From research provided by Max Marbut at the Financial News and Daily Record and Statistics directly from JAXPORT, a clear picture of the historic Port of Jacksonville (JAXPORT), Florida, was painted.

For nearly 100 years, the Port of Jacksonville has been a center of commerce for the importation, processing, roasting and distribution of coffee. About 41,463 metric tons of coffee beans and coffee products moved through the port in 2006. Kraft Foods and Maxwell House imported more than 30,000 metric tons and over 5,000 TEU's of coffee travel though the Port annually. The plant has enormously efficient processing and packaging capabilities capable of turning a container of green coffee into stacks of vacuum-packed roasted, ground and palletized finished product in a matter of hours. Maxwell House has been roasting coffee at the port for 97 years and has a coffee-processing Silo near the port as well.

A smoothly run port is essential to an efficient and profitable coffee industry. Coffee is a perishable product, especially when it is sitting in a container on a vessel waiting for a berth in the middle of summer. In a business where margins are, at best, slim, it is essential that coffee be imported with as few delays and missteps as possible. Good port facilities management can make all the difference.

CONTACTS

Pacific Coast Coffee Association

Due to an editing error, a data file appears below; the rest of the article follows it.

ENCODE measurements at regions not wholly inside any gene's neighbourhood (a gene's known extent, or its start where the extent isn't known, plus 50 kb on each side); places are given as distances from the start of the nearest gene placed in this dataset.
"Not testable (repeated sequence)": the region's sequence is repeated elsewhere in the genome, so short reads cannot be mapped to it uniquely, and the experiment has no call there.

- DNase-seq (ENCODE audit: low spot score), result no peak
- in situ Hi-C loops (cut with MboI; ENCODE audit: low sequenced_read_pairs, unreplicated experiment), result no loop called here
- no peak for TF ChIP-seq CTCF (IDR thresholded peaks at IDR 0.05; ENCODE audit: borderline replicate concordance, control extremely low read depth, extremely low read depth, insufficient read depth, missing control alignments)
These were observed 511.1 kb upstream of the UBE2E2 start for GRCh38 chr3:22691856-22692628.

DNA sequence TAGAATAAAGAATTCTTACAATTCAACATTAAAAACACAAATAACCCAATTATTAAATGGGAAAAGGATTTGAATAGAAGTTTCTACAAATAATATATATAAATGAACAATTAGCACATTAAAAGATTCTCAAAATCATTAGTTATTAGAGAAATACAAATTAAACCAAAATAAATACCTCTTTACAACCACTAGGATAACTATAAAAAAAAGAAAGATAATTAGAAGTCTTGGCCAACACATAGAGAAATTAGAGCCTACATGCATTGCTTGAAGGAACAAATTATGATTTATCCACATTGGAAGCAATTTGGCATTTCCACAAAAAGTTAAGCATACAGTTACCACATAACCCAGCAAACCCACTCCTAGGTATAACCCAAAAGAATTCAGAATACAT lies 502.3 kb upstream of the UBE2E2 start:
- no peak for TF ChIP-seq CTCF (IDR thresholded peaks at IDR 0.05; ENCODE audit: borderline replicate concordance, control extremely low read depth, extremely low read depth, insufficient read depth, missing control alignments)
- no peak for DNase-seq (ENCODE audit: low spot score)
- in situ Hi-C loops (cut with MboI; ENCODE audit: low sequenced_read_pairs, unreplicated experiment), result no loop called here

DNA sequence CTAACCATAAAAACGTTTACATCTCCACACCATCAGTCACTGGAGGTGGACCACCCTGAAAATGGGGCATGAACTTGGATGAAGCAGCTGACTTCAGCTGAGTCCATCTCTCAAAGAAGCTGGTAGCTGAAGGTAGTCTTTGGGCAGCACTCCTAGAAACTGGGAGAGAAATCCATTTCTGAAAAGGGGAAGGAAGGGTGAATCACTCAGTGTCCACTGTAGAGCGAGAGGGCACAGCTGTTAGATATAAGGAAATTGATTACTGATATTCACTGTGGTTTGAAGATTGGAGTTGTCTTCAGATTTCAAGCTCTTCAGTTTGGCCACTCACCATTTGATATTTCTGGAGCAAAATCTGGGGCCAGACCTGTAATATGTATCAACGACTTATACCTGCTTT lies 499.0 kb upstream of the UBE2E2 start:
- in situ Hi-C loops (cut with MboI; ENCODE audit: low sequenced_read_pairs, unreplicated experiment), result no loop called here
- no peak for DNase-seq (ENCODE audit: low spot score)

49 Quail Court, Suite 208,

Walnut Creek, California 94595,

Tel: +1 (925) 944-BEAN (2326)

Port of Hamburg

Germany

Julia Steinberg

Hafen Hamburg Marketing e. V.

Tel: +49 (0) 40 37709-112

Port of Houston Authority

Texas

Carlos Dealdecoa

president of Cadeco Industries and president of the Greater Houston Coffee Association

Tel: +1 (713) 670-2400

Port of Jacksonville (JAXPORT)

Statistics provided by Corporate

Communications & Public Relations of

JAXPORT

E-mail: nancy.rubin@jaxport.com

Tel: +1 (904) 357-3012

Port of Miami

Florida

Hydi Webb

Tel: +1 (305) 347-4951

Port of New Orleans

Chris Bonura

Media Relations

Tel: +1 (504) 528-3234

New York & New Jersey Port Authority

Steve Coleman

Communications Director

Tel: +1 (212) 435-7777

The Port of Oakland

California

Tel: +1 (510) 627-1100

Libby Schaaf

director of public affairs

Tel: +1(510) 627-1452

Port of Rotterdam

The Netherlands

Tie Schellekens

media deportment

Tel: +31 (0) 10-25211 11

Port of San Francisco

Peter Dailey

Deputy Director, Maritime

Tel: (415) 274-0517
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Title Annotation:Transportation
Comment:Know your port authority! Authorities are silent partners to the coffee and tea industries.
Author:Starr, Joel; Castle, Timothy J.
Publication:Tea & Coffee Trade Journal
Date:Aug 1, 2007
Words:1869